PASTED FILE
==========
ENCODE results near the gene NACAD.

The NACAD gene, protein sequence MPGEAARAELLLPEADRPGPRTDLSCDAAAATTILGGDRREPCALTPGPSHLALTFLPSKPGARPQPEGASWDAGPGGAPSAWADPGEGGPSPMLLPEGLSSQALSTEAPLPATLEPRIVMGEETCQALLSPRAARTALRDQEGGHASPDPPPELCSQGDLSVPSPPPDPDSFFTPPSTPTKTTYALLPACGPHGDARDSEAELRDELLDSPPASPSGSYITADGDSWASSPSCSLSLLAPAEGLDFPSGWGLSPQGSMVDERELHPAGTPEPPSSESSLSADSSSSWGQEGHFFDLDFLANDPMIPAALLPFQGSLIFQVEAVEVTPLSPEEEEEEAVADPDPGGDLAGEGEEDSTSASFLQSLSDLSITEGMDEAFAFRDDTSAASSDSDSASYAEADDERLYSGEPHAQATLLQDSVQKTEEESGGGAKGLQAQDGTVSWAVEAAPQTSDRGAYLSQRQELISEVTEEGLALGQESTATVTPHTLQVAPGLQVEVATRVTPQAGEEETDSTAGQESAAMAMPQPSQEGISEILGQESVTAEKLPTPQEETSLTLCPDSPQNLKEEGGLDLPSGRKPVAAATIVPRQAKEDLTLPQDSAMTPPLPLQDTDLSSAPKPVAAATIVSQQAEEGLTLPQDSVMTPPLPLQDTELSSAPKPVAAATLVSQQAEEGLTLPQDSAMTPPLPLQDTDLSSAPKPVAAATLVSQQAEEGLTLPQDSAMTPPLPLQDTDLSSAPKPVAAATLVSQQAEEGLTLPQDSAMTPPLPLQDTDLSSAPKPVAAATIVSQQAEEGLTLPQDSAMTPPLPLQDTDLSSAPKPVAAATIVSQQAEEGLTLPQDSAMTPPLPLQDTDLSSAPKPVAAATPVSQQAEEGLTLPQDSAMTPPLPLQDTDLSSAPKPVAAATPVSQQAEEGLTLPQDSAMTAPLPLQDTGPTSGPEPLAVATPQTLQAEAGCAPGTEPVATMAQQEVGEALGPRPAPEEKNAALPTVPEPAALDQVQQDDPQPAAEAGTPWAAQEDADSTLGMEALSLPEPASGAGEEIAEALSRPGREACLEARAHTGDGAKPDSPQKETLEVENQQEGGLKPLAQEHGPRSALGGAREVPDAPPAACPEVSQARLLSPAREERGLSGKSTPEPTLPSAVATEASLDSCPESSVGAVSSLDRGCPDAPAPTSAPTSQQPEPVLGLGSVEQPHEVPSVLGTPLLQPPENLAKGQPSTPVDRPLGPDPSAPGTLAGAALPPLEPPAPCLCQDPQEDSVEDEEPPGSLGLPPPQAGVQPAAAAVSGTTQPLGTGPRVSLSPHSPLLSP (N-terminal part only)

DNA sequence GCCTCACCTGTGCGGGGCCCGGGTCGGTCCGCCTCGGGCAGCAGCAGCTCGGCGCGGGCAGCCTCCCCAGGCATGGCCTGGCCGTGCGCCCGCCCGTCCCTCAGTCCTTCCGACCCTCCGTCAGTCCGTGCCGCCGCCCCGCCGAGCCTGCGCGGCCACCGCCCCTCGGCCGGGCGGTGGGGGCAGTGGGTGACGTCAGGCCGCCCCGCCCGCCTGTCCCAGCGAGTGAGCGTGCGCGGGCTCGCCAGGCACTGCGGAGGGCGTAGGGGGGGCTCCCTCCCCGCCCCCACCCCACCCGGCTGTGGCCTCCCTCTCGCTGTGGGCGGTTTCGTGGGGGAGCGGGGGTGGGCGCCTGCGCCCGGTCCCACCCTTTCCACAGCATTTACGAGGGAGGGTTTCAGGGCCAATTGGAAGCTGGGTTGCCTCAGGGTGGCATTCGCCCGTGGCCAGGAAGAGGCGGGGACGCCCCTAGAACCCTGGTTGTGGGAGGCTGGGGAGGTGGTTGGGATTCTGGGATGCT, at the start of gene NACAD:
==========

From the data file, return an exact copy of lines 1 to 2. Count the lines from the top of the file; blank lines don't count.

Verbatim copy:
ENCODE results near the gene NACAD.

The NACAD gene, protein sequence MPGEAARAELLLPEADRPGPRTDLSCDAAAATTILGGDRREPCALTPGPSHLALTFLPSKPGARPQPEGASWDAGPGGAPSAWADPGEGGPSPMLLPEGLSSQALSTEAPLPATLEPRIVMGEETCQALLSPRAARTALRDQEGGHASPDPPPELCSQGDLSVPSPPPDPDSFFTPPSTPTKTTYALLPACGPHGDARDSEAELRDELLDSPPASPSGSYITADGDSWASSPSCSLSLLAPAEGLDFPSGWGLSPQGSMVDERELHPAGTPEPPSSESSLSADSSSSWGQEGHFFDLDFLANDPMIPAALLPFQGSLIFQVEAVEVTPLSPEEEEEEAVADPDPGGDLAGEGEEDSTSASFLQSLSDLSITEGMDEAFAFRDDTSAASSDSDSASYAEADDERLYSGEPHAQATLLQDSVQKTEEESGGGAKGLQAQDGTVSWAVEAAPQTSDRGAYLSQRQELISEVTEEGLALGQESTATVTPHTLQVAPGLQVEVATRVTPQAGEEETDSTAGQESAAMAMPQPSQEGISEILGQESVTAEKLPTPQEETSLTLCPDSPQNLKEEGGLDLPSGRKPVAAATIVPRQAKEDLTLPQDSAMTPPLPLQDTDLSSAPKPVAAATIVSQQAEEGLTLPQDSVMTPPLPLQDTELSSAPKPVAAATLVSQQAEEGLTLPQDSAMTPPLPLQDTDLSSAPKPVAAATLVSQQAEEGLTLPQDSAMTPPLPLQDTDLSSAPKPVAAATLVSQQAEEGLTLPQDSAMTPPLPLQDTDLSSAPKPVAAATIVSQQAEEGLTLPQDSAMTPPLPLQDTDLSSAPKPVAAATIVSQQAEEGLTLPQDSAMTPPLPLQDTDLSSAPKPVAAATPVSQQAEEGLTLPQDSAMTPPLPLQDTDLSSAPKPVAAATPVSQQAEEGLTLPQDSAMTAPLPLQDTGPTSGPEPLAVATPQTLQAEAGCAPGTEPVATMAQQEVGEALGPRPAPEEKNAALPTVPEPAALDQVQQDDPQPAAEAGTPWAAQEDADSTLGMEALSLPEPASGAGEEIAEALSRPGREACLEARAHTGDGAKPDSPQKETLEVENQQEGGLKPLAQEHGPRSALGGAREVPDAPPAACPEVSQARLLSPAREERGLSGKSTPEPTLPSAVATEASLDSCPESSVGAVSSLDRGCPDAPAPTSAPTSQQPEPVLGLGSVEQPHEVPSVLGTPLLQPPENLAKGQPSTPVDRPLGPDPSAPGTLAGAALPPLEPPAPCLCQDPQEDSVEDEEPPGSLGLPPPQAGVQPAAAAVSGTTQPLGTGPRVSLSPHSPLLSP (N-terminal part only)